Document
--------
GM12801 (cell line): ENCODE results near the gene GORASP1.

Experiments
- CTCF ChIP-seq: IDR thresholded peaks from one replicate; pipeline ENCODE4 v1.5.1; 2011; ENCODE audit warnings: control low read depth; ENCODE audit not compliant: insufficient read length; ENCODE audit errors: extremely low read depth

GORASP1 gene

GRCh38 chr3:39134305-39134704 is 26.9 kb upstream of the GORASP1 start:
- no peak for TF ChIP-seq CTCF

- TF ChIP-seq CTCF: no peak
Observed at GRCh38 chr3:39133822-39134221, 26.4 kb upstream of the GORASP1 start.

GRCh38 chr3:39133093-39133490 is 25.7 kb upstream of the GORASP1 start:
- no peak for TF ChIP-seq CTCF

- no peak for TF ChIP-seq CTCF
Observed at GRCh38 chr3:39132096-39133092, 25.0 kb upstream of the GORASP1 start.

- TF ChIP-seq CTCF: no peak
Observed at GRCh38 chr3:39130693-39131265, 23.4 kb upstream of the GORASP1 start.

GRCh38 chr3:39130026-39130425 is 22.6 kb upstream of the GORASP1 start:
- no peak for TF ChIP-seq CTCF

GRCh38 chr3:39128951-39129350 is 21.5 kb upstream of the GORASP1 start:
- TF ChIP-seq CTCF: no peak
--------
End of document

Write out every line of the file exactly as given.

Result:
GM12801 (cell line): ENCODE results near the gene GORASP1.

Experiments
- CTCF ChIP-seq: IDR thresholded peaks from one replicate; pipeline ENCODE4 v1.5.1; 2011; ENCODE audit warnings: control low read depth; ENCODE audit not compliant: insufficient read length; ENCODE audit errors: extremely low read depth

GORASP1 gene

GRCh38 chr3:39134305-39134704 is 26.9 kb upstream of the GORASP1 start:
- no peak for TF ChIP-seq CTCF

- TF ChIP-seq CTCF: no peak
Observed at GRCh38 chr3:39133822-39134221, 26.4 kb upstream of the GORASP1 start.

GRCh38 chr3:39133093-39133490 is 25.7 kb upstream of the GORASP1 start:
- no peak for TF ChIP-seq CTCF

- no peak for TF ChIP-seq CTCF
Observed at GRCh38 chr3:39132096-39133092, 25.0 kb upstream of the GORASP1 start.

- TF ChIP-seq CTCF: no peak
Observed at GRCh38 chr3:39130693-39131265, 23.4 kb upstream of the GORASP1 start.

GRCh38 chr3:39130026-39130425 is 22.6 kb upstream of the GORASP1 start:
- no peak for TF ChIP-seq CTCF

GRCh38 chr3:39128951-39129350 is 21.5 kb upstream of the GORASP1 start:
- TF ChIP-seq CTCF: no peak